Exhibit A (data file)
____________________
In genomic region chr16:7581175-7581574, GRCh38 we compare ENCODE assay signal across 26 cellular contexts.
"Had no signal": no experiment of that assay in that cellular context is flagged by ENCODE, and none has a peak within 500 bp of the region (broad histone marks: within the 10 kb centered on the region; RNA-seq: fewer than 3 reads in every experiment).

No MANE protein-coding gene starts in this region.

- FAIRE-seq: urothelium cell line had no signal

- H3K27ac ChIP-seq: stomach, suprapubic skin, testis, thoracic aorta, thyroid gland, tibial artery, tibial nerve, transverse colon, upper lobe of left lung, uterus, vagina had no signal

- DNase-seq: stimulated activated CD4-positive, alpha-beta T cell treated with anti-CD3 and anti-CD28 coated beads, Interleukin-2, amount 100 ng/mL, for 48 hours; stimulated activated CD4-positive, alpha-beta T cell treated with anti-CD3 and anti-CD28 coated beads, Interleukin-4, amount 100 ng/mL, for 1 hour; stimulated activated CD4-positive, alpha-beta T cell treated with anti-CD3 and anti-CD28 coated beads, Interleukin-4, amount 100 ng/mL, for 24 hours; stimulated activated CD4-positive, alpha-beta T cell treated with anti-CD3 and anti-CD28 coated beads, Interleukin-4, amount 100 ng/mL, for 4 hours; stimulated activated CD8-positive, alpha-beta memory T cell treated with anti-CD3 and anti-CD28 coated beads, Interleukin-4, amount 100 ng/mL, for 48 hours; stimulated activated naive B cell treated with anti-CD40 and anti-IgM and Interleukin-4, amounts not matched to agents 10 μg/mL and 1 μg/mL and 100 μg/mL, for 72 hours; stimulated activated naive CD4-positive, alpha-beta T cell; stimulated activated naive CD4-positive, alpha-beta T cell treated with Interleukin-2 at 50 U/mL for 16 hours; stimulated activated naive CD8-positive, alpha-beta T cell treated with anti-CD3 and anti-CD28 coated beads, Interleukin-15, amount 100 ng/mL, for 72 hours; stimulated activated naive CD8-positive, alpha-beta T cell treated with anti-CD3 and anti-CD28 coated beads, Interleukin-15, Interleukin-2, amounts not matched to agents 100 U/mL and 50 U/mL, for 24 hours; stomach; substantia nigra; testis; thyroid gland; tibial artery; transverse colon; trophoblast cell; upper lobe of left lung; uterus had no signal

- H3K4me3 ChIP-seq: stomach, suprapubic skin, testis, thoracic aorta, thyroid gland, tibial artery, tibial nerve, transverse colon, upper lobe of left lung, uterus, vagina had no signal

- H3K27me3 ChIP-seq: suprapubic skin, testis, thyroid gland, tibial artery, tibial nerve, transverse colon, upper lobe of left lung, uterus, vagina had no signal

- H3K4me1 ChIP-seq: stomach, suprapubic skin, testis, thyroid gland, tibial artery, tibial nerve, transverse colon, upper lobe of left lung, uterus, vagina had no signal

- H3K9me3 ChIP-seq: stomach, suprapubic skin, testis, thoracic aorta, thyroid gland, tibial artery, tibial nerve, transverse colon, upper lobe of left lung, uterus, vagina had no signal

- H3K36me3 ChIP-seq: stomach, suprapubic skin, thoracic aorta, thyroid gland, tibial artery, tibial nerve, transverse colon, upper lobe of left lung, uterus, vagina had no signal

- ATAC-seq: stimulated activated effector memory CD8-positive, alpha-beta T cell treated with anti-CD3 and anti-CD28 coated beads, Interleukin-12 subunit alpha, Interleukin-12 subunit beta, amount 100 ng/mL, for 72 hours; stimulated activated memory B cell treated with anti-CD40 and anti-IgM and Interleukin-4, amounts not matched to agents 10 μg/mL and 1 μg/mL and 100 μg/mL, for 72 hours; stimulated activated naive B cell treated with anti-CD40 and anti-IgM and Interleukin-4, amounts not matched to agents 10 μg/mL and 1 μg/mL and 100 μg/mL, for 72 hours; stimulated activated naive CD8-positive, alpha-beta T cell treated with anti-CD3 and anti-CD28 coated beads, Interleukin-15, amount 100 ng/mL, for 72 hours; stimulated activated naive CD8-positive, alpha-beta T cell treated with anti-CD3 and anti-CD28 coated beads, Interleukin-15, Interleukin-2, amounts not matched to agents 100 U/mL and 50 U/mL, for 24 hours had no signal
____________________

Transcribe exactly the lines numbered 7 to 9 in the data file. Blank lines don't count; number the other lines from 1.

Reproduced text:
- H3K4me3 ChIP-seq: stomach, suprapubic skin, testis, thoracic aorta, thyroid gland, tibial artery, tibial nerve, transverse colon, upper lobe of left lung, uterus, vagina had no signal

- H3K27me3 ChIP-seq: suprapubic skin, testis, thyroid gland, tibial artery, tibial nerve, transverse colon, upper lobe of left lung, uterus, vagina had no signal

- H3K4me1 ChIP-seq: stomach, suprapubic skin, testis, thyroid gland, tibial artery, tibial nerve, transverse colon, upper lobe of left lung, uterus, vagina had no signal